skip to content

The British Empire was built on scientific labour. Precision instruments made in London, charts published by the Royal Observatory, chronometers set to Greenwich time: all of these material tools and many others were essential for the navigation of Britain’s ships to far flung corners of the globe.

On foreign soil, astronomers, surveyors, and geographers worked side by side with administrators and the military during British efforts to discover, conquer, settle, and manage new colonies. And once established, the imperial world also served as a crucial field site for numerous astronomical enterprises, from the periodic observation of eclipses to the establishment of major new observatories.

Using the rich collections of the Whipple Museum and the University of Cambridge Institute of Astronomy, the articles in this section explore this tangled history of astronomical science and colonial encounter, from the time of Cook through to the breakup of the British Empire. They consider the instruments, tools, and practices of those sent around the globe to observe, navigate, survey, and chart on behalf of imperial interests. And they examine the use, appropriation, and exchange of diverse materials on both sides of the imperial encounter.

This Explore section is based on the exhibition Astronomy & Empire, which ran from Autumn 2017 to Summer 2019 in the Museum’s Special Exhibitions Gallery.

Read more at: The Stolen Quadrant
Close-up of W.1084, a John Bird 18-inch quadrant, very similar to the one taken on Cook’s 1768-71 voyage

The Stolen Quadrant

On the 2nd of May, 1769, the quadrant belonging to Lieutenant James Cook was stolen from his ship’s encampment on the island of Tahiti. Cook’s men had journeyed to the South Pacific for two reasons: to observe the transit of the planet Venus across the sun, and to explore and claim territory on behalf of the British Crown.

Read more at: Astronomy at Sea
Close up of Wh.1490 scale

Astronomy at Sea

Astronomy was crucial for British imperial power at sea.

Read more at: Navigational Arts
Chronometer, in gimbal and fitted box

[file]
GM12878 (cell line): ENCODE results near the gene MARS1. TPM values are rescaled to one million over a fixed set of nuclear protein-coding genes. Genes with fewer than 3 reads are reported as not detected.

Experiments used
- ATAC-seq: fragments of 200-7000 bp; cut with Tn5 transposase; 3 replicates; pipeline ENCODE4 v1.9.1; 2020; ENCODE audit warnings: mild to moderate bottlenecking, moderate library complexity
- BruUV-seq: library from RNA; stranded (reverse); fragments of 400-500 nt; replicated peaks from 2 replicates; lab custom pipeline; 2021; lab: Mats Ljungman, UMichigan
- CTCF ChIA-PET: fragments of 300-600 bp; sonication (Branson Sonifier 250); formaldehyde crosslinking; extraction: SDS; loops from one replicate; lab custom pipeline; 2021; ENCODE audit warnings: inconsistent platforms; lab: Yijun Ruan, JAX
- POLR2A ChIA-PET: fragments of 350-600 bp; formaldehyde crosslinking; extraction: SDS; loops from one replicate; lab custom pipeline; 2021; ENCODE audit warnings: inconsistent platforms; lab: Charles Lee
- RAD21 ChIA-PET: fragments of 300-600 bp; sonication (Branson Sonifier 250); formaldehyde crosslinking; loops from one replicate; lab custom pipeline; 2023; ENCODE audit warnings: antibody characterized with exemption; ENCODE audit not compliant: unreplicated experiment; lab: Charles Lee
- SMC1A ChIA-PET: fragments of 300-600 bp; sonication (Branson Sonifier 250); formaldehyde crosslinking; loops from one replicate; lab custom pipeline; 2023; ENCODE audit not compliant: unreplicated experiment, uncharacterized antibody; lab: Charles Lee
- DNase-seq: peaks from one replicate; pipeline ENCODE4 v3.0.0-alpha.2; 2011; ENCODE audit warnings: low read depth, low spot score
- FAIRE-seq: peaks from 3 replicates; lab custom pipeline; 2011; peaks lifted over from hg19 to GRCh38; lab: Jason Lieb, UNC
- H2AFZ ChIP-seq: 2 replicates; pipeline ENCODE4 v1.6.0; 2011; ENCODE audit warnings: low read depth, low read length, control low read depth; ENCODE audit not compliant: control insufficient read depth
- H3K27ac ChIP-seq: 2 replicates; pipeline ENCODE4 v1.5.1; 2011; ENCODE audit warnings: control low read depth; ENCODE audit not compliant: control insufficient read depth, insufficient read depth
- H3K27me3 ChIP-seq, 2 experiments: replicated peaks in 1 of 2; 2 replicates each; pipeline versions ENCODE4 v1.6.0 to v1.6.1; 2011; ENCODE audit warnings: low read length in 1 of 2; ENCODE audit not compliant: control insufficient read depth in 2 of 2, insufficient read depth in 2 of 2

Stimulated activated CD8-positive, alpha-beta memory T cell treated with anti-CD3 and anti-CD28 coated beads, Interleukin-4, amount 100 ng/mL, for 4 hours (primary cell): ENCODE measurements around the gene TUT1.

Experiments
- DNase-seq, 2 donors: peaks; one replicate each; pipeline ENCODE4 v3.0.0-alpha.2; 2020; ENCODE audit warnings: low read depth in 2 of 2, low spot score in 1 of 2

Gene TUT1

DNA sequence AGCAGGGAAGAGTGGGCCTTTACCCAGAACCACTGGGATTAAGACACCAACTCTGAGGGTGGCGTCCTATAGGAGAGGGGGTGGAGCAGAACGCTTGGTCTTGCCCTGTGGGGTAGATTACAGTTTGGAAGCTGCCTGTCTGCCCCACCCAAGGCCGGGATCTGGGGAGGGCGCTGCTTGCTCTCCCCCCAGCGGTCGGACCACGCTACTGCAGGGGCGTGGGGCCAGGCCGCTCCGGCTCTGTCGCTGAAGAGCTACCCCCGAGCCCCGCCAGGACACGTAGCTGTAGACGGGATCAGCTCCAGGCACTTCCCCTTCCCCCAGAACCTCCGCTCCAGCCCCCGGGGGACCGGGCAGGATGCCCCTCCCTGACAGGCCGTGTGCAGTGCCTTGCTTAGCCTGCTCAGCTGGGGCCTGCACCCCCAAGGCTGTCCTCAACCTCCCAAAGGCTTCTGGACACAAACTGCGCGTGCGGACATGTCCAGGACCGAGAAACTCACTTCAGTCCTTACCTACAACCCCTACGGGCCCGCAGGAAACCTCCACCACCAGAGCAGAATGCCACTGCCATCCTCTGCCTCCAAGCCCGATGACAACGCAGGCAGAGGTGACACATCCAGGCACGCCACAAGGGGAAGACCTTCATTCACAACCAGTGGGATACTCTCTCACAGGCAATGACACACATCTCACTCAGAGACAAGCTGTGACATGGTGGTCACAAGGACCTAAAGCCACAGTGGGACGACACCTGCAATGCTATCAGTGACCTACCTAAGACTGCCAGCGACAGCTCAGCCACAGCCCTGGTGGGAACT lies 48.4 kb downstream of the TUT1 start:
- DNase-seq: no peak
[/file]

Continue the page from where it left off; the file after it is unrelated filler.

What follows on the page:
Navigational Arts

Navigators used many tools in the 18th and 19th Centuries to track their course at sea. The reality of navigation was a lot messier than stories about precision instruments might suggest.

Read more at: Encounter and Exchange
Samoan tattooing implement

Encounter and Exchange

Astronomers and their instruments played their part in new cultures of contact that arose in the 18th-century Pacific world. Trade and exchange flourished in encounters between British ships and coastal communities, with both sides keen to acquire each other’s artefacts. These transactions were often fraught, exposing...

Read more at: Science in the Field
Close up of transit eyepiece

Science in the Field

Astronomy in the British Empire was not just about star-watching from observatories and ships. In the colonies, astronomy was also an essential part of the ‘survey sciences’—a diverse range of geographical practices deployed to chart territory in the service of imperial settlement and administration. This took astronomers...

Read more at: The Sun Worshippers
Box for prism train

The Sun Worshippers

In the second half of the 19th Century, astronomers became infatuated with the sun. Eclipse expeditions, in particular, became key events in the astronomical calendar. Their complex planning and execution reveal how the tools of empire were as important as the new tools of astrophysics in these projects.

Read more at: Famine and Astronomy

Famine and Astronomy

Between 1876 and 1902 somewhere between 12 and 29 million people starved to death in India. As a succession of devastating famines swept through the country, British colonial rule came under attack for its role in the management of food resources and grain exports. In response, some British experts offered astronomy as the...

Read more at: Local Knowledge
Closeup of panjica

Local Knowledge

British scientists working in the colonies encountered, employed, and collaborated with a wide range of local experts, informants, go-betweens, and assistants. The uneven power dynamic typical to these collaborations—and the asymmetry of the historical record from which this Explore section draws—has tended to obscure the...

Read more at: Instrument Breakage and Repair

Instrument Breakage and Repair

Science in the British Empire was mainly practiced in the field. Fragile instruments had to be transported across rough seas and land, and then perform reliably in remote locations. Breakage and loss was a constant problem, and the challenges of maintenance and repair ever-present. Instrument users were quick to point out...

Read more at: Charles Piazzi Smyth and His Imperial Measures
Great Pyramid 5-inch standard scale

Charles Piazzi Smyth and His Imperial Measures

Imperial powers used colonial spaces to test new scientific programmes. Egypt provides a dramatic example: the Great Pyramid of Giza was a site of study and disagreement amongst European scholars in the 18th and 19th Centuries. In the 1860s, the Astronomer Royal for Scotland, Charles Piazzi Smyth, boldly claimed this...